Warmongering Israeli-Anglo-Saxon factions are distributing black propaganda in their eagerness to start a third world war — perhaps to provide themselves with a crafty way out of the profound financiers’ crisis they created. By contrast, President Putin has exercised great restraint in response to NATO's increasing stranglehold on Russia’s borders. Now the leader of the nuclear superpower is sending unequivocal signals to the United States to not cross the Rubicon and unleash a nuclear Armageddon, and doing so through several high-ranking advocates with substantial influence in the West, among them Mikhail Gorbachev and Igor Ivanov.

The last president of the former USSR, Mikhail Gorbachev, has dramatically accused the United States of dragging Russia into a new Cold War that could lead to an armed conflict. (http://goo.gl/N0Ji22)

Along similar lines, the neoliberal English-language newspaper The Moscow Times — a ferocious critic of Putin with links to the Russian ruling mafia — has published an article by Ivanov, in which the Russian foreign minister from 1998 to 2004 and current boss of the Russian International Affairs Council (RIAC) believes that the crisis in Ukraine is more dangerous than the Cold War and urges political leaders to prevent a nuclear conflict: “In the absence of a political dialogue, with mutual mistrust reaching historical highs, the probability of unintended accidents, including those involving nuclear weapons, is getting more and more real.” (http://goo.gl/BCJeXP)

Ivanov discerningly dismisses the quantity of empty rhetoric declaiming a new Cold War: “No Cold War of the type we experienced in the second half of the 20th century can be repeated today [...] in an entirely new reality that does not fit the old paradigms.” International relations, he says, were regulated by a certain order established after the Second World War, but today that old order has ceased to exist and a new one has not yet been established to the satisfaction of all the major players. And that, unquestionably, “is what makes our times so different from the Cold War.”

Ivanov points out that we all formally subscribe to the established norms of international law, but as the Ukraine crisis has demonstrated yet again, the old institutions are dramatically losing their efficiency and international law is becoming a victim of political interests.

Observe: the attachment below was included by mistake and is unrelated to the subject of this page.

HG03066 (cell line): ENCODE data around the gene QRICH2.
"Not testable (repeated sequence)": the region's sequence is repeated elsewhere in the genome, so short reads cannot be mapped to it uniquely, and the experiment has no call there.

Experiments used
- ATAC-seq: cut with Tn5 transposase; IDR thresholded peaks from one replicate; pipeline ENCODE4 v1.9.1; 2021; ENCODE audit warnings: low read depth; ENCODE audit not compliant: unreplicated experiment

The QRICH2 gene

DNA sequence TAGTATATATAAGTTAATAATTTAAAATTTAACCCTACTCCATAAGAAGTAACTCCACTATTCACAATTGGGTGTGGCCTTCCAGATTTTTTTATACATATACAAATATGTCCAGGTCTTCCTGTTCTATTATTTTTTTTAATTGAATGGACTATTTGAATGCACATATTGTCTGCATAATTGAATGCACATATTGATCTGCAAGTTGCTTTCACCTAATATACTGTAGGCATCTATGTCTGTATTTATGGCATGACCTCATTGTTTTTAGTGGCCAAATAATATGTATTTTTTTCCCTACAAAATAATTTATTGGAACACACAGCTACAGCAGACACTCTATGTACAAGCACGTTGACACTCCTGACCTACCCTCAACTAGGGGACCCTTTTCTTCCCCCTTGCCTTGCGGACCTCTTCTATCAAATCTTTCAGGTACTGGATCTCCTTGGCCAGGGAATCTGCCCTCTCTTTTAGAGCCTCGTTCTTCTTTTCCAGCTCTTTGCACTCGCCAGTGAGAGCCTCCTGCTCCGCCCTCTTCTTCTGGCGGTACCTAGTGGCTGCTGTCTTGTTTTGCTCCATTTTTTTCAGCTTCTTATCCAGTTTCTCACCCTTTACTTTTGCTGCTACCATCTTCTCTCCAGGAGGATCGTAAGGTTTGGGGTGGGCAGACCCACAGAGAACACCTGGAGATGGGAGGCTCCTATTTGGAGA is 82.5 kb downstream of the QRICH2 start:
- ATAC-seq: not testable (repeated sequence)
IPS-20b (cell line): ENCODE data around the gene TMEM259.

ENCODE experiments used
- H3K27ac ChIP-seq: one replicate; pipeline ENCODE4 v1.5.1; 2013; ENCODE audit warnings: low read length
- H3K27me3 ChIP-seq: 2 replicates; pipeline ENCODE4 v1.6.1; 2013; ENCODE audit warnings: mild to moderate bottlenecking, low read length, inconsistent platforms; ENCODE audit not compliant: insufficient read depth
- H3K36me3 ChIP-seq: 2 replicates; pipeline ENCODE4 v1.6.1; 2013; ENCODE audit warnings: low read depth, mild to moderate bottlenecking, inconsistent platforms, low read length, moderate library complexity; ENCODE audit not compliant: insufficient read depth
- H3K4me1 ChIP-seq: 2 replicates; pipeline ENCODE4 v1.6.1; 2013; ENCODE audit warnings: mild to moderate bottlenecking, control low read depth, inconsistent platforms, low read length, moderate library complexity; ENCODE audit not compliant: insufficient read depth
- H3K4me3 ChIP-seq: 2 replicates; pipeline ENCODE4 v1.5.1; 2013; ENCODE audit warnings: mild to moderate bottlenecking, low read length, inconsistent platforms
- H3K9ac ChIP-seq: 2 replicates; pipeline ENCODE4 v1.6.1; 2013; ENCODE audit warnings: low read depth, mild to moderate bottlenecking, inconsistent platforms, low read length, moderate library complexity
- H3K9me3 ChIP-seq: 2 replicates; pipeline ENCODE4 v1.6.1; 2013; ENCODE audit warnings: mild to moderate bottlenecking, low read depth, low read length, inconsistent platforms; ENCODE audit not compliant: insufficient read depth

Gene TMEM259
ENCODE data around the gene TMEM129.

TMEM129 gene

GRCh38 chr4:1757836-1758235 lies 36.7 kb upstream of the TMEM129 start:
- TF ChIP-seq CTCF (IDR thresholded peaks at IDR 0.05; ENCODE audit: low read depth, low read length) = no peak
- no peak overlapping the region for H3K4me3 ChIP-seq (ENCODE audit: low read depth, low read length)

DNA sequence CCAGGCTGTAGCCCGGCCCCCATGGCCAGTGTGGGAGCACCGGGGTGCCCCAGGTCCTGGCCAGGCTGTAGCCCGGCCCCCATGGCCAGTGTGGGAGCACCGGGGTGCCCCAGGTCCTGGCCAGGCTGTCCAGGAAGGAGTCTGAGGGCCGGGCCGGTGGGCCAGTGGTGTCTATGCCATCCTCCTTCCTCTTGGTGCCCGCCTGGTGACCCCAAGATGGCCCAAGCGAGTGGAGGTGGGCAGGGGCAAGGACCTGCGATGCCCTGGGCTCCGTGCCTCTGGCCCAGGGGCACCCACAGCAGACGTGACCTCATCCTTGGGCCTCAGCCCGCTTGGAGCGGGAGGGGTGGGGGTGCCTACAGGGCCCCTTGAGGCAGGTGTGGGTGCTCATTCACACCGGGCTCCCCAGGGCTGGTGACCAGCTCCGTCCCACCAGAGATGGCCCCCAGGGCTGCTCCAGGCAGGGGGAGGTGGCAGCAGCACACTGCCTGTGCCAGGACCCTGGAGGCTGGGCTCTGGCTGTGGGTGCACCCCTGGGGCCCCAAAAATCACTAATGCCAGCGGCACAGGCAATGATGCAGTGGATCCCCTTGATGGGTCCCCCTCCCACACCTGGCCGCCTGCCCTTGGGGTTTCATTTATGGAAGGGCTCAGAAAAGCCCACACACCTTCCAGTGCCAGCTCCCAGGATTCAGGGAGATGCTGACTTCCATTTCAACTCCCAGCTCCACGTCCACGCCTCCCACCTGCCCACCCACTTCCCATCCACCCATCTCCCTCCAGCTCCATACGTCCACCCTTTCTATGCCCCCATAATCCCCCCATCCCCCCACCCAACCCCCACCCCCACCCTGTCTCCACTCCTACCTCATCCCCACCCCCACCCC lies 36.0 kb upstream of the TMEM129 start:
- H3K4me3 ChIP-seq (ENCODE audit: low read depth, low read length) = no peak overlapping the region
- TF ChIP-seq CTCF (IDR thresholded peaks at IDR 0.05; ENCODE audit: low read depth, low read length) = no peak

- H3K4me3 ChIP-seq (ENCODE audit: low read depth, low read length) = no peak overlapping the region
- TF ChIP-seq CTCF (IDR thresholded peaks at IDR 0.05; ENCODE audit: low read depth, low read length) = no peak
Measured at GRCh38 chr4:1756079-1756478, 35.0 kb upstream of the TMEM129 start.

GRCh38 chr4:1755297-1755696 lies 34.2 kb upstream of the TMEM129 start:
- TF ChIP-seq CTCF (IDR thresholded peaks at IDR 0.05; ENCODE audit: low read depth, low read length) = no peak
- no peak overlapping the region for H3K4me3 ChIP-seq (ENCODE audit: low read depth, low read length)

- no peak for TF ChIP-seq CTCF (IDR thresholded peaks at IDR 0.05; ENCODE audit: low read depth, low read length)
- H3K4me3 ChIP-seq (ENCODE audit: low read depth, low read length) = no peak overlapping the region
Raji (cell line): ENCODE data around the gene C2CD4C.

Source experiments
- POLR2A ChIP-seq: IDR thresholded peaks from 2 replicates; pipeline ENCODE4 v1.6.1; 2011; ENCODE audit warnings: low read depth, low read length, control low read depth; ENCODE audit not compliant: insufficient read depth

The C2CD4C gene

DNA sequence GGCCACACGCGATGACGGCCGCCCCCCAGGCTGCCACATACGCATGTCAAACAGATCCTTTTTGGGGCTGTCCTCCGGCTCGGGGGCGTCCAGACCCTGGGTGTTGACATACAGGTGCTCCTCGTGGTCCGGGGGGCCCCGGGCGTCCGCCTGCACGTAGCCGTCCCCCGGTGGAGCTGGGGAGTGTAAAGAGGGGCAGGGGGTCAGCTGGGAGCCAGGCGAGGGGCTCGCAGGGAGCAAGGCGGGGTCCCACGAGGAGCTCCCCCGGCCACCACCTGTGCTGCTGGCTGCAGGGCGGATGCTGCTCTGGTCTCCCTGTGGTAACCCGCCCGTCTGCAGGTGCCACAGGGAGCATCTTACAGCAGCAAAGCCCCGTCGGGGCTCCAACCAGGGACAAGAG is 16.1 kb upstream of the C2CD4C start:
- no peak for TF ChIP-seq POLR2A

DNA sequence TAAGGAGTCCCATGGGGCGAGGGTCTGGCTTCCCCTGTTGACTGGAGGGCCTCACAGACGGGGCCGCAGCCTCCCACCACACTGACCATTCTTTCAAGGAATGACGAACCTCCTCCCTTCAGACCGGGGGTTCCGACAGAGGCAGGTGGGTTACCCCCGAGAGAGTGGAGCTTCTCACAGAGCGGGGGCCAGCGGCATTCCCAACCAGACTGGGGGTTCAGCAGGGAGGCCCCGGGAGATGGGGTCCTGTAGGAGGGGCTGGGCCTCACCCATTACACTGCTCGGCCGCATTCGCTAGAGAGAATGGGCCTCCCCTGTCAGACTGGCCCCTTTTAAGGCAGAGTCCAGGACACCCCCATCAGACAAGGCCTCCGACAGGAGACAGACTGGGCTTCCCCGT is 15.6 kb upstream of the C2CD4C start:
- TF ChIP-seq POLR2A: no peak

Nor does the United States lack the odd intelligent voice of reason, though the massive black propaganda machine of the uninformed warmongers has them heavily marginalized. One is Theodore Postol, a nuclear arms expert and senior professor in Science, Technology and International Security at the Massachusetts Institute of Technology. Postol vividly recalls how 20 years ago a chain of coincidences came close to provoking a nuclear crisis between the United States and Russia.

Besides making a disturbing revelation on the vulnerability of the human race to a nuclear warning error, Postol proposes three measures for avoiding Armageddon: 1) NATO's military might must be used to deter, not provoke Russia into further negative actions; 2) The United States must rein in its dangerous and senseless efforts to modernize its nuclear force. The program currently gives the impression that the U.S. is preparing to fight and win a nuclear war with Russia; and 3) Russia must have access to specialized satellite sensor technologies. Both the United States and Europe have this technology and could supply it to Russia, which would help to correct the dangerous deficit and even the nuclear playing field.

Nobody can win a nuclear war that would guarantee the mutual destruction of Russia and the United States. Europe has no need to suffer the lethal consequences of its technological greed. A better plan would be to form a cooperative alliance with the United States and Russia, to which China and India should also be invited to join.